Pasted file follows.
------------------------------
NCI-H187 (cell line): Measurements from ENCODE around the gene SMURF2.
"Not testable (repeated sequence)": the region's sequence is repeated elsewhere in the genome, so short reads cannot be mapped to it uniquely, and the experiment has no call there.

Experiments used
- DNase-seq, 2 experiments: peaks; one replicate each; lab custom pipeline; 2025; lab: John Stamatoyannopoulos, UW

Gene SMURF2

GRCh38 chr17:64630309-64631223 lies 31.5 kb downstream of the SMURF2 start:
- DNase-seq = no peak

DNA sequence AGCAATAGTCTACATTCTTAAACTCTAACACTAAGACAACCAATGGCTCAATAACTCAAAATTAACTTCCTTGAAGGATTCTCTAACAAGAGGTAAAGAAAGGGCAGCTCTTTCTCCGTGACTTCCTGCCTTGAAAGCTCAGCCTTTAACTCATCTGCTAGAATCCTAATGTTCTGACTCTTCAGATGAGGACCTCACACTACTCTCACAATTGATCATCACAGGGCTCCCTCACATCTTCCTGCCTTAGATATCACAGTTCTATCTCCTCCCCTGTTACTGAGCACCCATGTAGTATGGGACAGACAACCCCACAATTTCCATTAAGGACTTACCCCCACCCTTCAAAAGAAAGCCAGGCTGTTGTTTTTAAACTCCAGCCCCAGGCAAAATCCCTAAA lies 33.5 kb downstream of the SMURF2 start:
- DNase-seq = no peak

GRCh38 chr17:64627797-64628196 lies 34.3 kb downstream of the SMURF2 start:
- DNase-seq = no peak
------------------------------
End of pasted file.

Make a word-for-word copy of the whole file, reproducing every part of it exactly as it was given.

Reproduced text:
NCI-H187 (cell line): Measurements from ENCODE around the gene SMURF2.
"Not testable (repeated sequence)": the region's sequence is repeated elsewhere in the genome, so short reads cannot be mapped to it uniquely, and the experiment has no call there.

Experiments used
- DNase-seq, 2 experiments: peaks; one replicate each; lab custom pipeline; 2025; lab: John Stamatoyannopoulos, UW

Gene SMURF2

GRCh38 chr17:64630309-64631223 lies 31.5 kb downstream of the SMURF2 start:
- DNase-seq = no peak

DNA sequence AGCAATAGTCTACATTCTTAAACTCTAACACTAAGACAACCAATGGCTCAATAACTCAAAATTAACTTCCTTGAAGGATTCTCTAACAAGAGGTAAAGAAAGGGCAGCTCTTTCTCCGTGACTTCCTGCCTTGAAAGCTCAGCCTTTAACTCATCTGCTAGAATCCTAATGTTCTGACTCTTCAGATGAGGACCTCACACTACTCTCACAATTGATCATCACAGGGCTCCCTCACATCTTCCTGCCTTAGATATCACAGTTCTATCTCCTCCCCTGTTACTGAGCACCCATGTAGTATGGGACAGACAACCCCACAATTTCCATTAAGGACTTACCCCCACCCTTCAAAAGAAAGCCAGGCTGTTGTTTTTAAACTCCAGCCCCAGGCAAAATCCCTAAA lies 33.5 kb downstream of the SMURF2 start:
- DNase-seq = no peak

GRCh38 chr17:64627797-64628196 lies 34.3 kb downstream of the SMURF2 start:
- DNase-seq = no peak